All off-the-shelf Directors & Officers (D&O) insurance policies contain a very large number of coverage shortcomings. Many of these shortcomings individually could result in millions of dollars of lost coverage. Fortunately, D&O policies are negotiable. This industry practice was publicly acknowledged by the former chief underwriting officer of one of the world's largest D&O insurers in a 1998 article when he wrote, "Each D&O policy is more akin to a negotiated commercial contract than an off-the-shelf insurance product." The message was that a policyholder should use the form policy as a jumping-off point to begin negotiations to enhance the policy's coverage. That message is still true today.
While there are a number of ways to improve the shortcomings in a typical D&O policy, we provide three examples here of how changes to a single policy definition - that of a "Claim" - can greatly improve your protection.
Claim is a key definition in a D&O policy. Without a claim, there is no coverage.You might expect that so pivotal a term would be standardized. Unfortunately, that is not the case.
Entity Coverage For SEC Investigations
There are dramatic differences among policies as to whether and when an SEC investigation constitutes a claim. Since companies often spend millions of dollars defending an SEC investigation before the SEC ever files a lawsuit, the definition of claim in your policy is critical to whether your insurer covers defense costs for an SEC investigation.
For example, some policies define claim to include an "administrative or regulatory proceeding" against the insured company. However, other insurers take the position that an administrative proceeding does not include an SEC investigation. This means that an investigation is not a claim and that the related defense costs are not covered.
Other policies provide broader protection by covering an SEC investigation authorized by a formal order of investigation "but only while [the investigation] is also pending against an Insured Person." The advantage of this definition is that coverage can attach much earlier than under a definition limited to an "administrative proceeding." But this definition still falls short. Since the SEC generally does not name individuals in a formal order of investigation, it may be difficult to establish that the SEC investigation is also pending against an insured person. This could leave the company's defense costs uncovered.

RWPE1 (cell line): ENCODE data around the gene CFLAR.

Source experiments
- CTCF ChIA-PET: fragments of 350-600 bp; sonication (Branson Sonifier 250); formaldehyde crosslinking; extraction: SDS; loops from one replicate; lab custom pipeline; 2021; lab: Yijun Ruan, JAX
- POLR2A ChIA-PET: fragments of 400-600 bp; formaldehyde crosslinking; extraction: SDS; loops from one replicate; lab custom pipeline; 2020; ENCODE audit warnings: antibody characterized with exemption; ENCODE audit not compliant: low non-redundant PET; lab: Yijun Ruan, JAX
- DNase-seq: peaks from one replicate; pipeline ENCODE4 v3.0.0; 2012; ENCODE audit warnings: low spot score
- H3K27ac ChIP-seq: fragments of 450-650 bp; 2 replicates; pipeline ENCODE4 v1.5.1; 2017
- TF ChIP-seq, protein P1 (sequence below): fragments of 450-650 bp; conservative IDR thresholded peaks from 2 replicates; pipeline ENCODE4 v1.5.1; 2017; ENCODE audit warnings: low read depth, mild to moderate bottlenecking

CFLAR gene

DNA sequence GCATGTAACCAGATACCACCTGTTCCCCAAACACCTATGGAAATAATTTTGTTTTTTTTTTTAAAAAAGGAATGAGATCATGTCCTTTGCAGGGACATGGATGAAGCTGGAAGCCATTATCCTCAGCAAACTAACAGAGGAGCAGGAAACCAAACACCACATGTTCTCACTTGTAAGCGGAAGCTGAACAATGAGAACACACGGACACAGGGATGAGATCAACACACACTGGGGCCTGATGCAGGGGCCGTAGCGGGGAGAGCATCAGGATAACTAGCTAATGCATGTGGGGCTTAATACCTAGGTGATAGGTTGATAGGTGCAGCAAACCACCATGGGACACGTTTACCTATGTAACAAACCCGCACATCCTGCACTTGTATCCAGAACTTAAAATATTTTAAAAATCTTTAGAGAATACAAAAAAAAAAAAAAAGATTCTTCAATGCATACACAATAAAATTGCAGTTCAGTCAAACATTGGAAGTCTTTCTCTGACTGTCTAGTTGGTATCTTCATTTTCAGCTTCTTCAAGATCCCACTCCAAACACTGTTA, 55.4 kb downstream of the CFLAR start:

A better alternative is to purchase a policy that defines claim to include an SEC investigation commenced by the issuance of a formal investigative order, and does not include a requirement that such investigation also be maintained against an insured person. The XL Management Liability and Company Reimbursement Insurance Coverage Form, DO 71 00 09 99, is an example of a D&O policy that provides such coverage. If your policy does not provide this coverage, it may be possible to negotiate changes.
Criminal defense costs can be sky high. Just ask Richard M. Scrushy, former HealthSouth CEO, who ran up bills of more than $25 million defending against fraud and related charges brought by federal prosecutors, according to media reports. The costs to defend against such proceedings would not be covered by policies that do not include criminal proceedings in the definition of claim. Given the government's increased emphasis on bringing criminal charges against executives, it is now more important than ever to negotiate the definition of claim to cover criminal proceedings.
Some policy forms define claim to include both "written and oral demands for monetary damages." The addition of an oral demand to the definition might seem like a desirable expansion of coverage. However, this addition may create coverage problems for the insureds. For example, an officer who receives an oral demand might not recognize it as a claim (because most policies do not treat an oral demand as a claim) and thus may not report it to the insurer in a timely manner. No timely notice, no coverage. Then there is the problem of proof. Trying to establish what a disgruntled stockholder said to the CEO and then determine if it constituted a reportable demand for monetary damages is a difficult task. To avoid these potential coverage issues, we recommend that you ask the insurer to delete oral demands from the definition of claim. Insurers typically grant this request.
The preceding discussion may contain more information than you ever wanted to have on the definition of a claim. However, if you have gotten this far, we trust that you have gained a greater appreciation of the large number of coverage shortcomings that may exist in a D&O policy and an awareness of the enormous dollar consequences small word changes can have on coverage.
Stephen J. Weiss is a Partner practicing insurance, corporation and securities law in the Washington, DC office of Holland & Knight LLP. He can be reached at (202) 457-5920. Thomas H. Bentz, Jr. is an Associate practicing in the same areas in the firm's Washington office. He can be reached at (202) 828-1879. A similar version of this article appeared in Directors & Boards magazine, Fourth Quarter 2005.